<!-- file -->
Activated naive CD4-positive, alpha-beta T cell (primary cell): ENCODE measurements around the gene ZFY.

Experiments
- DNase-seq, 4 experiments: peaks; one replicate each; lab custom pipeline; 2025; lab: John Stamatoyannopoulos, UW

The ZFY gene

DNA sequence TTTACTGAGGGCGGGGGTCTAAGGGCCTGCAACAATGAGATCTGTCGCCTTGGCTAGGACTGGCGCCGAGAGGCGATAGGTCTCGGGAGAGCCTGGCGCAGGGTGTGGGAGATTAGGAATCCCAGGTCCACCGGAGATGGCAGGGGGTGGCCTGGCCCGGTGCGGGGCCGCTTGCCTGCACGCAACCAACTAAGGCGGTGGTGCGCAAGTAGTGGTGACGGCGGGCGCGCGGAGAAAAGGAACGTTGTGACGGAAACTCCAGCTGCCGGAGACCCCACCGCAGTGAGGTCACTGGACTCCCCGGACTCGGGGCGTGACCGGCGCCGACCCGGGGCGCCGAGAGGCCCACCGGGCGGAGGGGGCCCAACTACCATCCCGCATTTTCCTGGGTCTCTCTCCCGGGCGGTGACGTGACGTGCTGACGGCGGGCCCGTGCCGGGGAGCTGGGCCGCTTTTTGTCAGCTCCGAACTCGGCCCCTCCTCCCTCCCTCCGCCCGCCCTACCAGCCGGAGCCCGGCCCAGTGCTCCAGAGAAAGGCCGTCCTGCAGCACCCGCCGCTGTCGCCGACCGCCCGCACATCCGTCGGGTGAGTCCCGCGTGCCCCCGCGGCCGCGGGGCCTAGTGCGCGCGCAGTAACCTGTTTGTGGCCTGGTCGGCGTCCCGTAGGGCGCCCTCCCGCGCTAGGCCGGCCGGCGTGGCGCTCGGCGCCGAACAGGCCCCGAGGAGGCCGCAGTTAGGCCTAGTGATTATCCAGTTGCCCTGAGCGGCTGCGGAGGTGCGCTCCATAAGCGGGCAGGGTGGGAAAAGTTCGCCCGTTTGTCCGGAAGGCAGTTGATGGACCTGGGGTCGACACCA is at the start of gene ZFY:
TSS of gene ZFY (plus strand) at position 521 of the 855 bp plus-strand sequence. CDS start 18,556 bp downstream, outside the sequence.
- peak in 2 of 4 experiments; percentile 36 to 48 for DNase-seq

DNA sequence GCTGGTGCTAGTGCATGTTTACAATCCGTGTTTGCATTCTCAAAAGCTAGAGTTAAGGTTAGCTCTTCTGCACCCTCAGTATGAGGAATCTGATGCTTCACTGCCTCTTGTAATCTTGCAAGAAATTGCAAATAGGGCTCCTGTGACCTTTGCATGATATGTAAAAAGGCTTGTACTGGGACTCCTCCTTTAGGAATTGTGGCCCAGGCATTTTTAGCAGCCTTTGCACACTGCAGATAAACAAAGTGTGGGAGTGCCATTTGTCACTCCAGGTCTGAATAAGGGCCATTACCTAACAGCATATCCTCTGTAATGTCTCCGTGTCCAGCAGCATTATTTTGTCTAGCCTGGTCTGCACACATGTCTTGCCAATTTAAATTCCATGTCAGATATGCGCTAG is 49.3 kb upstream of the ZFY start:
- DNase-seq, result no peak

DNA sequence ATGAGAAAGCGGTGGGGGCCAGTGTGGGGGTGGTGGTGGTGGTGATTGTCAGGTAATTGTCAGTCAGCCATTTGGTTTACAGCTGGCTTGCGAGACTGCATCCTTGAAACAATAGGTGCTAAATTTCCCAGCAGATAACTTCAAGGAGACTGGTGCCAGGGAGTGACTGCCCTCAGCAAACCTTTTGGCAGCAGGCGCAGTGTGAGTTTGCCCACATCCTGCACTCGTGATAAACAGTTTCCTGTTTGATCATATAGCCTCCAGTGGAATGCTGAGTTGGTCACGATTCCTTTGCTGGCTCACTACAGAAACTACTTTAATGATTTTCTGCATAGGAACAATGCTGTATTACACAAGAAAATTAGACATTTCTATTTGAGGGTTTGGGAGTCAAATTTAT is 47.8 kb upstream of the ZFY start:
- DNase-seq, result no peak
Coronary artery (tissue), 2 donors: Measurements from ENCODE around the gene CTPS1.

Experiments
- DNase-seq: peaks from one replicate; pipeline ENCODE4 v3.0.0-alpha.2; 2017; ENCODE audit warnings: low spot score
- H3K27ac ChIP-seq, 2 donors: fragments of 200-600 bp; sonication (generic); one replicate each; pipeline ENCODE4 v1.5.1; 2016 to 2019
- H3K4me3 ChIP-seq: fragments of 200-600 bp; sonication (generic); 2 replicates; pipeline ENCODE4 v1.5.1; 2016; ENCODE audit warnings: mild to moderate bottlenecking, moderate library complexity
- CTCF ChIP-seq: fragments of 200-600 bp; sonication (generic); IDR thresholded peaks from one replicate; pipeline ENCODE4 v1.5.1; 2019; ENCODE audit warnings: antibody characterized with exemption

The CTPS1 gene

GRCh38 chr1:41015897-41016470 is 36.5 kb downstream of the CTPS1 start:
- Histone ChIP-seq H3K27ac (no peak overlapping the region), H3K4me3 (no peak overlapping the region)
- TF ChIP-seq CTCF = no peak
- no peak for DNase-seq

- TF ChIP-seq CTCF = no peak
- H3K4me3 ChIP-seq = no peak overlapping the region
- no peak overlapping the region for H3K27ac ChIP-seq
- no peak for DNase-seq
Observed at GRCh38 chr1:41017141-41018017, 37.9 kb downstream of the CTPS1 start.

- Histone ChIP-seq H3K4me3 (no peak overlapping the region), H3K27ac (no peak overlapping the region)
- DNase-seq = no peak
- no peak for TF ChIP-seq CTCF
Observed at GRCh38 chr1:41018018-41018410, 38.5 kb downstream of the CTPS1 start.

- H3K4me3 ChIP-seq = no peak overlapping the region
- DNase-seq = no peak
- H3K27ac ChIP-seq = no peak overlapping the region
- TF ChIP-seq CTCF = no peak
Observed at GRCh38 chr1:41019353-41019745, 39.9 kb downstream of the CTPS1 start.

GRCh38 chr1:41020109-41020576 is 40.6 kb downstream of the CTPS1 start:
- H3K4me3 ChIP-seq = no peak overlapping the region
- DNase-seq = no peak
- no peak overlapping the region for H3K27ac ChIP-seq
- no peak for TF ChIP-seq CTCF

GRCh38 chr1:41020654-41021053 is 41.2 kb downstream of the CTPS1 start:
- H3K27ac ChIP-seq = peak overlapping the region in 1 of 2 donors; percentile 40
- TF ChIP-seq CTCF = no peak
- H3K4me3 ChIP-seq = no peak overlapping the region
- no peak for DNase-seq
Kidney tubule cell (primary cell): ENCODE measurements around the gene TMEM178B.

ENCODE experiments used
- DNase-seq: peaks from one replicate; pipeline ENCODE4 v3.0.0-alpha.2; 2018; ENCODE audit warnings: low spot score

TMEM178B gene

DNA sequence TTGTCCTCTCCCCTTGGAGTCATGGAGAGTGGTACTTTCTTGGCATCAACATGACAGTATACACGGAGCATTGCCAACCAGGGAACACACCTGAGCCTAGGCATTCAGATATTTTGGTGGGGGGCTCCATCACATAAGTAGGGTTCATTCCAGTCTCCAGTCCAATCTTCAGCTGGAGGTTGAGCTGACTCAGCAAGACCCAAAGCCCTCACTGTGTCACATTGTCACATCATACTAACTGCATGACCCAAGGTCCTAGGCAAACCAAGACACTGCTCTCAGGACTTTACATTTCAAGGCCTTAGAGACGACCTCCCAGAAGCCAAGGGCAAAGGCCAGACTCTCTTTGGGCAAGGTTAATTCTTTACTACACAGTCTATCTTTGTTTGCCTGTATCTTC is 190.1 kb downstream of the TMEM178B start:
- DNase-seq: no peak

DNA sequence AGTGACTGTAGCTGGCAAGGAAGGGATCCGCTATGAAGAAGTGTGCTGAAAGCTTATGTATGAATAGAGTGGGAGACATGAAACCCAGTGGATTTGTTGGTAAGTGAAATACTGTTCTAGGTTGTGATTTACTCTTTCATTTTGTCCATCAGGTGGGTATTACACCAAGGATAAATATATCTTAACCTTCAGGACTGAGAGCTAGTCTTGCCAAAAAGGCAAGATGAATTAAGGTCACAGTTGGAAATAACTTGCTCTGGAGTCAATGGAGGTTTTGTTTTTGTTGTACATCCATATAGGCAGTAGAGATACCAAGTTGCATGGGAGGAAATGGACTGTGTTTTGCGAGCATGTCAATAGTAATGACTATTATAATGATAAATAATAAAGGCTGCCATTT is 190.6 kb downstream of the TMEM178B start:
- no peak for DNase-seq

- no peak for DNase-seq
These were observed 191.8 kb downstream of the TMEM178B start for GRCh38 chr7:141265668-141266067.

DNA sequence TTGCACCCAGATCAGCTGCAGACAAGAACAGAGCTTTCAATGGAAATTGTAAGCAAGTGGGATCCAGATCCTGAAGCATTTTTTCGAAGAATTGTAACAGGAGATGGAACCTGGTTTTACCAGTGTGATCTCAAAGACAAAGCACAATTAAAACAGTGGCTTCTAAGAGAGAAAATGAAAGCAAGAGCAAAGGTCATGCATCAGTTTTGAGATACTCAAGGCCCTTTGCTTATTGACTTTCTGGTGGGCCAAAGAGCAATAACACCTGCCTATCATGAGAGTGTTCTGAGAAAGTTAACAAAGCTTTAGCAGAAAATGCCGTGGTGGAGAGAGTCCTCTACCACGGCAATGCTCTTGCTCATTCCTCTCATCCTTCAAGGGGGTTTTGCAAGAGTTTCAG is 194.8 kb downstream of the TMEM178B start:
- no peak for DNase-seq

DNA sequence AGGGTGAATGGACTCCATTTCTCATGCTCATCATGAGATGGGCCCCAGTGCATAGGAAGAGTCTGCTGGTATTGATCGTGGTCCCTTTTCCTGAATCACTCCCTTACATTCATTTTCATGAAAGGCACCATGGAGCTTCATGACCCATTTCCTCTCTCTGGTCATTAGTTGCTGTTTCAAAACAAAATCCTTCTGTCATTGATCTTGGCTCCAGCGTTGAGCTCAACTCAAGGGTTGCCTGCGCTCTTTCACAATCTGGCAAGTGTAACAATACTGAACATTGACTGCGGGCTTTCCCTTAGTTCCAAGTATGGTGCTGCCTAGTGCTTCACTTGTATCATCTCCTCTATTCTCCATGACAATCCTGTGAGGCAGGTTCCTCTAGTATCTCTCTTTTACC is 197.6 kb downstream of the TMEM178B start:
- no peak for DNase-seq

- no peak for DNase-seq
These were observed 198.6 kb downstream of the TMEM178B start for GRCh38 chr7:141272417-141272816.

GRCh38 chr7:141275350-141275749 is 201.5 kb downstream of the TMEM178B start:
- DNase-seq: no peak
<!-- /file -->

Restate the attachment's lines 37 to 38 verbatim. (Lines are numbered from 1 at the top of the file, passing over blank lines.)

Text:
GRCh38 chr1:41020109-41020576 is 40.6 kb downstream of the CTPS1 start:
- H3K4me3 ChIP-seq = no peak overlapping the region